buffer_length,         // [2]

In turn, HandleReceivedExplictUdpData calls the function EipInt16 CreateEncapsulationStructure [2], where the length is parsed as a signed variable, and a final length calculation uses this signed number for the return value [3].

EipInt16 CreateEncapsulationStructure(const EipUint8 *receive_buffer,
                                      int receive_buffer_length,
                                      EncapsulationData *const encapsulation_data)
  encapsulation_data->communication_buffer_start = (EipUint8 *) receive_buffer;
  encapsulation_data->command_code = GetUintFromMessage(&receive_buffer);
  encapsulation_data->data_length = GetUintFromMessage(&receive_buffer);
  encapsulation_data->session_handle = GetUdintFromMessage(&receive_buffer);
  encapsulation_data->status = GetUdintFromMessage(&receive_buffer);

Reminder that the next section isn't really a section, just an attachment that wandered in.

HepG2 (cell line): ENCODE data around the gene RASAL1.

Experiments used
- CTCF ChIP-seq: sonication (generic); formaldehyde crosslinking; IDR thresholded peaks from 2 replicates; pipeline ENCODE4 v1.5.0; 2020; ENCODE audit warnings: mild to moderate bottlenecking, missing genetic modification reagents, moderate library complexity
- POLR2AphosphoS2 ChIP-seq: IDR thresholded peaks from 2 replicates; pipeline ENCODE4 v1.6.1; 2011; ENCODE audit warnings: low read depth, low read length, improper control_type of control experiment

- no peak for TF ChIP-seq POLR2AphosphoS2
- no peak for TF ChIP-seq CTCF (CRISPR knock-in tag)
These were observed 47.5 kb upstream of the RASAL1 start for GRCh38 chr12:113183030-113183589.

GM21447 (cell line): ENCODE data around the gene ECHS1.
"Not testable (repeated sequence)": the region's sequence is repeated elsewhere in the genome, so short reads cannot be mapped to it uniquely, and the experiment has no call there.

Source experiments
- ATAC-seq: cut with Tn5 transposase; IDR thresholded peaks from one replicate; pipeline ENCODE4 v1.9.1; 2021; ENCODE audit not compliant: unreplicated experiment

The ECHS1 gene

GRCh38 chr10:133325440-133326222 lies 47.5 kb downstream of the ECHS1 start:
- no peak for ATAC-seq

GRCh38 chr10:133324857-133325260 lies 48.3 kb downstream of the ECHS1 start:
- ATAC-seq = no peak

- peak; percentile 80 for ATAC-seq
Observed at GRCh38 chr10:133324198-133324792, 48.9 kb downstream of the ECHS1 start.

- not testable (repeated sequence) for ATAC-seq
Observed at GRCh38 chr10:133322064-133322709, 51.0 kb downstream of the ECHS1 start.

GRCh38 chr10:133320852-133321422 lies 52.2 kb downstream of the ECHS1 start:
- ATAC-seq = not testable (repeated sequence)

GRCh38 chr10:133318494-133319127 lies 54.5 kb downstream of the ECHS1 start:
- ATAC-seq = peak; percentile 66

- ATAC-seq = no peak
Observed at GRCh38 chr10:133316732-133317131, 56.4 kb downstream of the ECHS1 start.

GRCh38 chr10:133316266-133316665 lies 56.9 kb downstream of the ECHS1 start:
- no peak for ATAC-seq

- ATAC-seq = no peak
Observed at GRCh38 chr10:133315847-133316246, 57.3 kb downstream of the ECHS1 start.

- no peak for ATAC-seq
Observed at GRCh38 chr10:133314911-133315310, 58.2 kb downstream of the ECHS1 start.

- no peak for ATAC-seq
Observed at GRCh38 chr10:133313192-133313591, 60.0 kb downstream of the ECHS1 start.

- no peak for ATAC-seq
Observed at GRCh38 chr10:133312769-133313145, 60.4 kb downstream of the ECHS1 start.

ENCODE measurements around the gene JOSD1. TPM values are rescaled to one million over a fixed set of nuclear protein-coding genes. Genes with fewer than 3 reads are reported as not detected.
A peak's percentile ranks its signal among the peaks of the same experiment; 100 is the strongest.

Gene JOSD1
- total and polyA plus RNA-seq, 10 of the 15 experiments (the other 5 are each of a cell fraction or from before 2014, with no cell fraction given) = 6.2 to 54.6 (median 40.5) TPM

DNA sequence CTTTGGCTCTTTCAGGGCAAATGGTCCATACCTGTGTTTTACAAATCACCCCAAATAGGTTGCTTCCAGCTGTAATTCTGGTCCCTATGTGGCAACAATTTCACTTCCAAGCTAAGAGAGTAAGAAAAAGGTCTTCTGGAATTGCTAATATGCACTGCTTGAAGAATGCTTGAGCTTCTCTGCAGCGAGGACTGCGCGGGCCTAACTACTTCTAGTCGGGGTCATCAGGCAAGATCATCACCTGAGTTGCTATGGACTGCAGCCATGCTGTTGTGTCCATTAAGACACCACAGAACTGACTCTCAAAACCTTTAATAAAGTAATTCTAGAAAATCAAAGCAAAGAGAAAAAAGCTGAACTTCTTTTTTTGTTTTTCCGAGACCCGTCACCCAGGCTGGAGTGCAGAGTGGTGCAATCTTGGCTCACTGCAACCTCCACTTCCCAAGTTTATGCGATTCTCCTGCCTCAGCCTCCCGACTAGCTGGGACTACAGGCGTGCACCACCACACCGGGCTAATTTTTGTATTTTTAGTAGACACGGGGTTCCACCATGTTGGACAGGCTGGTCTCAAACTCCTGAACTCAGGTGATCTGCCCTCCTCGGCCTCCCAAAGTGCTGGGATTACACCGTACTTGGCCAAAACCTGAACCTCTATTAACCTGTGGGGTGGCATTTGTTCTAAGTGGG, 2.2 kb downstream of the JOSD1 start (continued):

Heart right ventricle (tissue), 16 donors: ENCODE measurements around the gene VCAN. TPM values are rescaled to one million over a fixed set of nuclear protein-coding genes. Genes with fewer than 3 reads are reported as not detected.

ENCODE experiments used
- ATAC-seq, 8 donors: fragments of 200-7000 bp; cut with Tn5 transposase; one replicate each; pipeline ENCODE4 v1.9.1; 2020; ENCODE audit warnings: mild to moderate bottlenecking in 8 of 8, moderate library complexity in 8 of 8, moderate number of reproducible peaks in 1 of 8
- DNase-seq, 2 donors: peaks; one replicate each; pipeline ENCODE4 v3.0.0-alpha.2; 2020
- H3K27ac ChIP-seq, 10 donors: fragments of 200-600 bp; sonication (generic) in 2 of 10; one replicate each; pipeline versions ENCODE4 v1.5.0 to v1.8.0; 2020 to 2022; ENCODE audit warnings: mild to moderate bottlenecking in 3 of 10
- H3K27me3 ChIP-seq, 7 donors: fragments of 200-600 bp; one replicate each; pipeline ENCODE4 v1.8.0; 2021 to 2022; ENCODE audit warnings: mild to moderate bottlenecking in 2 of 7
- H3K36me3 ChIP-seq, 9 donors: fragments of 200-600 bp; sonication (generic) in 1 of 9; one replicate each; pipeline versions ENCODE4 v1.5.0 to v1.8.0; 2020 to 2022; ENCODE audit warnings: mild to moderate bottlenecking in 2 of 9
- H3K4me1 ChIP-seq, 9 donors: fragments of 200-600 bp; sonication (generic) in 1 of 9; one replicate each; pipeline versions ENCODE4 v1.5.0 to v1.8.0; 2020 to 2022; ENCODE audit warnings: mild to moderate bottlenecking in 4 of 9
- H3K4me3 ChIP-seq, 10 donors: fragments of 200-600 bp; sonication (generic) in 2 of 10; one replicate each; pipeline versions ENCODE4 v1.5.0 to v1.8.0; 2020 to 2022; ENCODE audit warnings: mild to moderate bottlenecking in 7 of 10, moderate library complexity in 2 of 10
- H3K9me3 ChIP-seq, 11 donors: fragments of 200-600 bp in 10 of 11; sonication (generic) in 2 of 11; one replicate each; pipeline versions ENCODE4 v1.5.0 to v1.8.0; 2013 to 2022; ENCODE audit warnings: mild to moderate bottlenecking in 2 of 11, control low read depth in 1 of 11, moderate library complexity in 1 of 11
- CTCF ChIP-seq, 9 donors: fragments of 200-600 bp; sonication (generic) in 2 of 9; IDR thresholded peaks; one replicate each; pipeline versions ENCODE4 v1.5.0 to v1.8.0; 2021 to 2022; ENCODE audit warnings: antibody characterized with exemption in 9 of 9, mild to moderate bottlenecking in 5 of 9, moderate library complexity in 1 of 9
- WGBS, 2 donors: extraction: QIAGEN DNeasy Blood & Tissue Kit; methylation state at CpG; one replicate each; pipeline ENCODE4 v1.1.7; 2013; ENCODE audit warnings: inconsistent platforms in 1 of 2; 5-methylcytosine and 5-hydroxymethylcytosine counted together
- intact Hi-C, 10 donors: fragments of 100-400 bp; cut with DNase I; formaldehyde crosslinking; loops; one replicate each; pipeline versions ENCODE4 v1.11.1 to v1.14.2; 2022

memcpy(encapsulation_data->sender_context, receive_buffer,
  receive_buffer += kSenderContextSize;
  encapsulation_data->options = GetUdintFromMessage(&receive_buffer);
  encapsulation_data->current_communication_buffer_position =
    (EipUint8 *) receive_buffer;
  return (receive_buffer_length - ENCAPSULATION_HEADER_LENGTH -
          encapsulation_data->data_length);                                  // [3]

This issue can be also abused for a denial-of-service. If the length field in a request makes the parser jump back to the start of the packet, the same packet will be processed over and over again, resulting in 100% CPU usage. This can be triggered with a single 24 bytes UDP packet

Moreover, this issue can also be abused for a distributed denial-of-service. By combining the above DOS request with a spoofed source IP address for the request, an opcode that results in a reply to the specified source address will result in a continuous stream of replies to a victim, which cannot be stopped remotely. This can be triggered by a single UDP packet.

While the server is bound to a specific interface during launch, a listening socket is opened by default on all available interfaces, for a “broadcast mode”. The attack works not just on the specified, but all available interfaces that were bound during startup.


2021-01-23 - Vendor Disclosure
2021-04-20 - Disclosure deadline extended
2021-06-08 - Talos confirmed patch/fix

2021-06-16 - Public Release


Discovered by Martin Zeiser of Cisco Talos.